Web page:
Obviously I'm having difficulties with this idea.



You know, I see this a lot on ATS but I have a hard time grasping why it's disturbing to people.

Why does something have to "contain" its constituent parts?

A thing can simply BE, without having to worry about a boundary. Let's take, for example, a chess set. Got one on the table here. What constitutes that? So many pieces, and a board. But what "contains" it? Nothing. I can step out on the balcony and chunk a bishop into the street if I put some arm on it. Now it's spread out more. But the set still consists of those parts and that board, even if they're not all together. I can buy another bishop that looks like the one that just got run over by a truck. It's still that chess set, though, even if one of the parts is different.

There's no need to "contain" it, it doesn't cease to exist if separated, and it has no fixed boundary.

An atom consists of a bunch of particles, depending on what level you want to look at it, you'd generally see electron(s), proton(s) and likely a neutron or two. It's arranged in a set, and that set is called a particular instantiation of an atom of some type. As long as it's together, that's that particular atom. If I strip an electron off of it with some incoming EM, now I've got an ionized atom, but it's still an atom. Like the bishop I tossed, the electron will be replaced eventually by another one just like it.

The void between the bits of the atom is just there. It doesn't need to be boxed up or inside a container. It's not like it will leak out. The boundary of an atom (or anything else at that scale) is fuzzy, anyway.



posted on Oct, 25 2014 @ 03:26 AM
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a reply to: Another_Nut

I am currently stuck in bureaucracy, so my mood flips from super sensitive to pissed. Should go back but... Winter is coming, so good luck man, if you need something pm me.
@words and everybody else, I joke till I choke, no hard feelings, ever.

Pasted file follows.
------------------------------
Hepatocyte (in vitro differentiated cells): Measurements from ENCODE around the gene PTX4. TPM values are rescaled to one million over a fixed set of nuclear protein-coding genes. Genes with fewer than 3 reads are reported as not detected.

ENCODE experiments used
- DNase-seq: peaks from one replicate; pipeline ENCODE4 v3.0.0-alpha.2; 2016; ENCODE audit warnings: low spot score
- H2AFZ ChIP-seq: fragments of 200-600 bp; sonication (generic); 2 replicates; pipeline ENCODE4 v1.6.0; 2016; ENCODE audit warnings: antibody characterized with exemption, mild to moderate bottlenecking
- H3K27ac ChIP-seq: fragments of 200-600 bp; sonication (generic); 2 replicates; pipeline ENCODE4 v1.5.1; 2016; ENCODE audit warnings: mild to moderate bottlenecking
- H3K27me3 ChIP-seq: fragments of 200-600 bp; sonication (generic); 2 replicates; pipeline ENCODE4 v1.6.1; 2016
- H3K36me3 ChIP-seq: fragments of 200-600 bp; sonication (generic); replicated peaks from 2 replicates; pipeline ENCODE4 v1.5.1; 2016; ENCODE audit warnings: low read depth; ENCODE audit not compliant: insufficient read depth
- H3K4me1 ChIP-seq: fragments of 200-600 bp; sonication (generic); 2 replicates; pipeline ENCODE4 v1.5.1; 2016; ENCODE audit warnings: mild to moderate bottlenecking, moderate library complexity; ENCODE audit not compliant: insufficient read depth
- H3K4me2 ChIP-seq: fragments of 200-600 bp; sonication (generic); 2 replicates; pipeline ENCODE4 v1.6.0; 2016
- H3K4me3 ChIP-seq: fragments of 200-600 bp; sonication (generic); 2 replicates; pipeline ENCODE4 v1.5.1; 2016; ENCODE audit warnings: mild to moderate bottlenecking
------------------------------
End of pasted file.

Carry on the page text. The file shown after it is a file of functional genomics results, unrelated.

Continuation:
posted on Oct, 25 2014 @ 04:21 AM
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it's all about perspective and proportion: our bodies contain a mass of atoms clumped. because that mass makes our body bigger than an individual atom, we perceive 'matter'. if we were galactic size then we could not walk through a galaxy or solar system.



posted on Oct, 25 2014 @ 08:05 AM
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originally posted by: Words
a reply to: lordcomac




Being mostly empty space, we cannot pass through walls unimpeded any more than a magnet can pass through another magnets field unimpeded- and largely for the same reasons.


So is empty space in an atom contained within an atom by a magnetic field?



The space is not contained, its is untouchable and free.

It is mostly outside the atom but as the atom has no boundary it goes right through it and permeates everything.

Either our senses are playing tricks on us or science is. Lol



posted on Oct, 26 2014 @ 01:59 PM
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a reply to: Words

Relax man. Its not that bad. Walking through walls is a myth and no one has been able to walk through a solid wall yet.
As for being full of empty space, don't even sweat about it. Do you care that every time you eat a sandwich you devour billions of billions of single cell organisms? No, you do not care, as the Whale does not care for every plankton it eats.

So what if people say there is lots of empty space inside me, if you zoom in to my back it will look like i got an enormous desert on my back. Don't worry about these things.



posted on Oct, 27 2014 @ 11:56 AM
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Does Plasma Science not provide a legitimate answer?